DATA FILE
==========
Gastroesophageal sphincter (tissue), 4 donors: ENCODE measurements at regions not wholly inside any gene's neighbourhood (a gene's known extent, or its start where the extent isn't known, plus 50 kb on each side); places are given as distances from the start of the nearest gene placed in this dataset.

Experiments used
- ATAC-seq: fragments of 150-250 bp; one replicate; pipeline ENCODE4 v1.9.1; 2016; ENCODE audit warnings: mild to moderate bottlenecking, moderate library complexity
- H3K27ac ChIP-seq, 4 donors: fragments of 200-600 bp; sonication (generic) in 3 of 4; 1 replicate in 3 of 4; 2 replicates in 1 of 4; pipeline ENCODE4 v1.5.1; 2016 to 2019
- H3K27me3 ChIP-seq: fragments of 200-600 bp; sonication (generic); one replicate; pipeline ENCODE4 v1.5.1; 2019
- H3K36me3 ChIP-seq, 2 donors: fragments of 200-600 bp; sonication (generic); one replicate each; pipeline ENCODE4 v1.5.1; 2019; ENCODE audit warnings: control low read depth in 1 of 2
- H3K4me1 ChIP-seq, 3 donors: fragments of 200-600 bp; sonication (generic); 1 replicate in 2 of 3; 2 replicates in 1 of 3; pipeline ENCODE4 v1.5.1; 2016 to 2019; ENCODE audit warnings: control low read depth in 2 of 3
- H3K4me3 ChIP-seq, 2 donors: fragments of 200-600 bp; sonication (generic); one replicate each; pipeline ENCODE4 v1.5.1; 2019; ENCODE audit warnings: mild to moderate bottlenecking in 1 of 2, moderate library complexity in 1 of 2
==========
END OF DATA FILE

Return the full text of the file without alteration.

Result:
Gastroesophageal sphincter (tissue), 4 donors: ENCODE measurements at regions not wholly inside any gene's neighbourhood (a gene's known extent, or its start where the extent isn't known, plus 50 kb on each side); places are given as distances from the start of the nearest gene placed in this dataset.

Experiments used
- ATAC-seq: fragments of 150-250 bp; one replicate; pipeline ENCODE4 v1.9.1; 2016; ENCODE audit warnings: mild to moderate bottlenecking, moderate library complexity
- H3K27ac ChIP-seq, 4 donors: fragments of 200-600 bp; sonication (generic) in 3 of 4; 1 replicate in 3 of 4; 2 replicates in 1 of 4; pipeline ENCODE4 v1.5.1; 2016 to 2019
- H3K27me3 ChIP-seq: fragments of 200-600 bp; sonication (generic); one replicate; pipeline ENCODE4 v1.5.1; 2019
- H3K36me3 ChIP-seq, 2 donors: fragments of 200-600 bp; sonication (generic); one replicate each; pipeline ENCODE4 v1.5.1; 2019; ENCODE audit warnings: control low read depth in 1 of 2
- H3K4me1 ChIP-seq, 3 donors: fragments of 200-600 bp; sonication (generic); 1 replicate in 2 of 3; 2 replicates in 1 of 3; pipeline ENCODE4 v1.5.1; 2016 to 2019; ENCODE audit warnings: control low read depth in 2 of 3
- H3K4me3 ChIP-seq, 2 donors: fragments of 200-600 bp; sonication (generic); one replicate each; pipeline ENCODE4 v1.5.1; 2019; ENCODE audit warnings: mild to moderate bottlenecking in 1 of 2, moderate library complexity in 1 of 2